The PBOC Protocol
Each card organization has formed its own specifications based on the EMV specification based on its own business refinement and expansion, such as China UnionPay’s PBOC 2.0 specification…PBOC based on the EMV standard, combined with the needs of domestic banks, the People’s Bank of China promulgated the PBOC series of standards:Super Lu
1 PBOC1.0: e-wallet / electronic passbook / magnetic stripe card function
2 PBOC 2.0: E-wallet extension application, debit/credit application, personalization guide, contactless IC card standard
3 PBOC 3.0: Cancel e-wallet and electronic passbook application, cancel downgrade transaction, multi-algorithm extension, multi-application extension, mobile payment standard
The interesting thing here is that many Greater Bay Area transit cards were FeliCa based cards but are migrating to the PBOC 2.0 powered China T-Union cards that are much slower. Users notice the difference:
Compared to other contactless smartcards in use, the data transmission of <PBOC 2.0 China T-Union> Yang Cheng Tong is criticized by commuters that it takes 1~2 seconds between the card and reader to complete the transaction, though the operator claims that the data communication only takes 0.5 seconds in its official site.Wikipedia Yang Cheng Tong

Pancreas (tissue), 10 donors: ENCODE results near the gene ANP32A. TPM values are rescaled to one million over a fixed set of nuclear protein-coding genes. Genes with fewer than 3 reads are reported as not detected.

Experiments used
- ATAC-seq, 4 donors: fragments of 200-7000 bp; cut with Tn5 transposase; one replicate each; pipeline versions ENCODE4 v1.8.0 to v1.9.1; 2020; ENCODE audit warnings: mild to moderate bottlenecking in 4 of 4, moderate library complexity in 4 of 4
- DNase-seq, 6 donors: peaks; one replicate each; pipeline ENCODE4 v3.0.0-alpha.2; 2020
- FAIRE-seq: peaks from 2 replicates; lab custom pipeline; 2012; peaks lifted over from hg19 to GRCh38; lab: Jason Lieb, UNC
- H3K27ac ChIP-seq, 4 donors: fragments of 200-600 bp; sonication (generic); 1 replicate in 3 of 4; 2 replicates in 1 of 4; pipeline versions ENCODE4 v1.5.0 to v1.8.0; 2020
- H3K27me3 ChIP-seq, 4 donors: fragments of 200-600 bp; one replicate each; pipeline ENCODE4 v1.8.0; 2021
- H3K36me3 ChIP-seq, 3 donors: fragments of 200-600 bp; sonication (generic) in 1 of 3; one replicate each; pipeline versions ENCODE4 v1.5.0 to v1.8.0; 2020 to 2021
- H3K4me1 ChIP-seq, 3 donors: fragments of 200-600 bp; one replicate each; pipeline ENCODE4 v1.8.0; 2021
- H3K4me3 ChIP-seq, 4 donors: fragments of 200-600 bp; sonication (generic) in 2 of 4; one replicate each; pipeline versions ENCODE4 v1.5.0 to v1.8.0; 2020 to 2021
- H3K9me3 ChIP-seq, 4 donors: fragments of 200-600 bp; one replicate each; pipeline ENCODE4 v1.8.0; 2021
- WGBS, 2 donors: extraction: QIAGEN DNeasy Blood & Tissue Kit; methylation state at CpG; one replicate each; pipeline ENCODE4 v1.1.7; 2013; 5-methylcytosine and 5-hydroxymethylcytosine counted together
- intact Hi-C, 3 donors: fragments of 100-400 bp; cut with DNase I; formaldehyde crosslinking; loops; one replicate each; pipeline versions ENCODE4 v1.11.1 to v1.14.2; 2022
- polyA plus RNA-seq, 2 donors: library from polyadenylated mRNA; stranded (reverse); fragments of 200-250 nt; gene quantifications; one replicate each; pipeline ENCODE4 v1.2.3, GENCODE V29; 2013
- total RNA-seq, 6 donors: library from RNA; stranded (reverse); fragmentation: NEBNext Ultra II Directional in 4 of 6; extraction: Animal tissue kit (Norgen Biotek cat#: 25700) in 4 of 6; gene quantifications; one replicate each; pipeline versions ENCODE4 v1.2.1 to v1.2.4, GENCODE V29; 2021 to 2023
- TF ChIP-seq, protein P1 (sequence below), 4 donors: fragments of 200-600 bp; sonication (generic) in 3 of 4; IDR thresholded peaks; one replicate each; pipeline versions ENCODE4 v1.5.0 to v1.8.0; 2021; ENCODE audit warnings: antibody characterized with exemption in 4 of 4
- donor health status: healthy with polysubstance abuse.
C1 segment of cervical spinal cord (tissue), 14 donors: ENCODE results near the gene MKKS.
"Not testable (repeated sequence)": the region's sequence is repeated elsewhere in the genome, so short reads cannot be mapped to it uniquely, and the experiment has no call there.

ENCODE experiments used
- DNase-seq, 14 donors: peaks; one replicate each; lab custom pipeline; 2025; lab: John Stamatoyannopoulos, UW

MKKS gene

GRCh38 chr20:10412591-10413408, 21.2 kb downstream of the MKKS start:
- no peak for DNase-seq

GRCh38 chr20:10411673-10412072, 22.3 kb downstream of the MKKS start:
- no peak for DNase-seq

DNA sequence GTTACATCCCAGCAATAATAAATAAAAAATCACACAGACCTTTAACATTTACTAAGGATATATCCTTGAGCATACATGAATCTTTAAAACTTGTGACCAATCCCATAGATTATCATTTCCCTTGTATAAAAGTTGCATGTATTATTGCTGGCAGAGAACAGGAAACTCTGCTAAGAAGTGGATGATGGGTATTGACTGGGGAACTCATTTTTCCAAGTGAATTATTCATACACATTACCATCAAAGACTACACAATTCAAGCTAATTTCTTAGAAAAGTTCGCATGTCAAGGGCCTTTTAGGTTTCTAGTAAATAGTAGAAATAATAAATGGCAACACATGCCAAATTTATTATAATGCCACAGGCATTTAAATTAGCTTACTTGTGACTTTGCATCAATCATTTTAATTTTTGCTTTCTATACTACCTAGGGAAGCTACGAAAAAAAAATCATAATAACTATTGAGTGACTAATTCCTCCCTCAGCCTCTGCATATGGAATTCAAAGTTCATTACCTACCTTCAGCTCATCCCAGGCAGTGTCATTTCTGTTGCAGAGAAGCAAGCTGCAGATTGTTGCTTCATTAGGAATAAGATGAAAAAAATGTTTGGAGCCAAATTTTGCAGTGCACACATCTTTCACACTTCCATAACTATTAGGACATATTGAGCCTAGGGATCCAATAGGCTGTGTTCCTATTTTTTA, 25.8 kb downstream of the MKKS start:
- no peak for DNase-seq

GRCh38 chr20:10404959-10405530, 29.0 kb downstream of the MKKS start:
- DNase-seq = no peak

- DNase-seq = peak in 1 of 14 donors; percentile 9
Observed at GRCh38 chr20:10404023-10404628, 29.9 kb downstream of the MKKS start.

Despite the slower gate speeds the PBOC 2.0 China T-union card spec is the Chinese mainland standard for interoperable transit cards on plastic and mobile that work across the country, similar to what Japan has with Suica, ICOCA, PASMO, etc.
Mobile transit cards vs Open Loop
Mobile FeliCa developed by Sony and NTT Docomo has been around the longest and works across multiple mobile hardware platforms from Symbian handsets, to Android, to iOS/watchOS. MIFARE has a shorter history on mobile, PBOC 2.0/3.0 is basically new. The key period is 2015~2016 which saw transit card debuts on Apple Pay, Samsung Pay and Huawei Pay.
One of the biggest advantages of transit cards in digital wallets is the freedom of anywhere anytime recharge with credit/debit cards; transit users are no longer chained to station kiosks to recharge plastic smartcards or renew a pass. The more payment options supported on the recharge backend, the more convenient. These are great customer features, so why is it taking so long to get transit cards on mobile in America and Europe when there are some 257 China T-Union transit card compatible transit authorities already on mobile?